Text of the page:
Hickey 'never asked OCI to put up his €400k Rio bail bond'
Published 20/11/2016 | 02:30
Former Olympic boss Pat Hickey is making arrangements to raise the €401,000 bond which will allow him to come back to Ireland for medical treatment - and at no time asked the Olympic Council of Ireland to fund the financial conditions associated with his successful bail application.
Mr Hickey, who has been held in jail and under house arrest in Brazil since his high-profile arrest last July, was due to have a procedure carried out in Dublin for a heart condition in September, and is now hoping that the medical treatment can be resumed when he returns home.
The legal costs associated with his arrest and detention in Brazil and lawyers acting for him in Dublin are covered by an insurance policy which applies to the directors of the Olympic Council of Ireland (OCI).
However, the policy would not cover the bond needed to secure his passport and allow him to leave Rio de Janeiro.
Legal costs of staff members of the OCI, which is the subject of a non-statutory judicial inquiry conducted by Judge Carroll Moran, are not covered under this insurance policy. It is believed that between eight and 10 solicitors firms are now acting for various interests, including the OCI, Mr Hickey and staff at the organisation's headquarters in Howth, north Dublin.
Friends who have met Mr Hickey in recent days said he was in good spirits but it had been "a tough few months" and he was anxious to get back to Ireland for the impending birth of two grandchildren and to continue medical treatment that started last March.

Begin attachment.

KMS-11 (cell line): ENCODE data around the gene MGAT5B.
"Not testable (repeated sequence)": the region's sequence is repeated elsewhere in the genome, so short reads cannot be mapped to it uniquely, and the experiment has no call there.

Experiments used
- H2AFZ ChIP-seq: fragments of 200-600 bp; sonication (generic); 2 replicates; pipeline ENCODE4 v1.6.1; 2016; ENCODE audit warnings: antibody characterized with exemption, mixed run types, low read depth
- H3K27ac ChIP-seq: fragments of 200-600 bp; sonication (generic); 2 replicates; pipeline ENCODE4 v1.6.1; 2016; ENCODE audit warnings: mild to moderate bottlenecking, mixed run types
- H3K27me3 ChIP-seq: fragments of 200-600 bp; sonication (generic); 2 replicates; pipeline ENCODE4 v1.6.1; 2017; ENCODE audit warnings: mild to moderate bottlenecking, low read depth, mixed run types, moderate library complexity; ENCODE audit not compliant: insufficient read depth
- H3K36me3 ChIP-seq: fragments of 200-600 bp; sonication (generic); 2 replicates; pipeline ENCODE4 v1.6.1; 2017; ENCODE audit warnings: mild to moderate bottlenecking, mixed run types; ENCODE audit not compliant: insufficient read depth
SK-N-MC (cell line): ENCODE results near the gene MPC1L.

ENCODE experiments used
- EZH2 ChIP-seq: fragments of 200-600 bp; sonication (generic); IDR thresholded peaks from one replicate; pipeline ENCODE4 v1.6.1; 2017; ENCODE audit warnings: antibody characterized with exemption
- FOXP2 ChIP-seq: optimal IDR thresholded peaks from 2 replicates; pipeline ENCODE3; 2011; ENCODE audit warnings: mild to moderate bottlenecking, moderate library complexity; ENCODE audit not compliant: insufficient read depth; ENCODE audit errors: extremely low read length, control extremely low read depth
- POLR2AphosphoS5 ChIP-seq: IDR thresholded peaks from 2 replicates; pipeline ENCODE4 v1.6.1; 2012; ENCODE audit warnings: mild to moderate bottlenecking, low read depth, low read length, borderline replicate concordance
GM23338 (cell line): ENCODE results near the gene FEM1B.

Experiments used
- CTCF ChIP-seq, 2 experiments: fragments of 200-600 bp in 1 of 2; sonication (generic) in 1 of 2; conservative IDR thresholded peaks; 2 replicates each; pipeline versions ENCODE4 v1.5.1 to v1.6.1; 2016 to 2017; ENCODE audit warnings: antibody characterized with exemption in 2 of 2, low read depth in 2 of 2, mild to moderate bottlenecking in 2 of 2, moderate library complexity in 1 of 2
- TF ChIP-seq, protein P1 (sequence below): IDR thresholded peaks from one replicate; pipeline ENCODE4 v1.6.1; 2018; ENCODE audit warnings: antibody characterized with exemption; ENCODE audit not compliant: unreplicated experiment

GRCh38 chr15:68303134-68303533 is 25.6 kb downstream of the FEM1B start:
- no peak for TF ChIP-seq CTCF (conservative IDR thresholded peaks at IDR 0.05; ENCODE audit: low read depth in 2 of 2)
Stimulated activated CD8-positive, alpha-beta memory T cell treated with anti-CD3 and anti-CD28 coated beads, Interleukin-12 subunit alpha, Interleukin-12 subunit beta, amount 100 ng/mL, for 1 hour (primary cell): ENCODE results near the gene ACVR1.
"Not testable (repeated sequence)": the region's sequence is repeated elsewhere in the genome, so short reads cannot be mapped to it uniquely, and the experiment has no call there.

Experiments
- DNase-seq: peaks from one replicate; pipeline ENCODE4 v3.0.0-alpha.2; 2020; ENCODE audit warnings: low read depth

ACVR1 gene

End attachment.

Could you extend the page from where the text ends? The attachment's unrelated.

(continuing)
They were not able to give details of how Mr Hickey would arrange the personal bond of €401,000 pending his trial on charges of ticket touting during the Rio Games.
While he has held a number of high-profile positions in the international Olympic movement, Mr Hickey worked for 21 of the 27 years he has been OCI president in a voluntary capacity and lives modestly in Castleknock, Dublin.
"Things move slowly in Brazil, so nobody knows when the trial will take place, but Pat is determined to respect the judicial system and is confident he will be exonerated of the charges," said a friend who met him in recent weeks.
"This is a man of some ability and the country's leading sports administrator," charity founder Jonathan Irwin said last week. "I really feel he shouldn't have been abandoned in the manner he was."
Apart from concerns earlier expressed by Kieran Mulvey of Sport Ireland about Mr Hickey's treatment, Mr Irwin was the first high-profile figure to speak out against the treatment of the detained former OCI president.
Friends, who do not wish to be named, have also contrasted the Government's stance on Mr Hickey with other Irish nationals who have been arrested abroad and benefited from diplomatic efforts to see that they were treated fairly and in accordance with procedures that the Irish Government believes acceptable and humanitarian.
"Nobody wants them to interfere in the Brazilian judicial system - but it is only fair that a 71-year-old man suffering from health problems should be allowed to come home until a date is set for his trial, which could be in late 2017," said one friend.
"He has no family or friends in Rio and the Irish Government should not treat him any different to other citizens."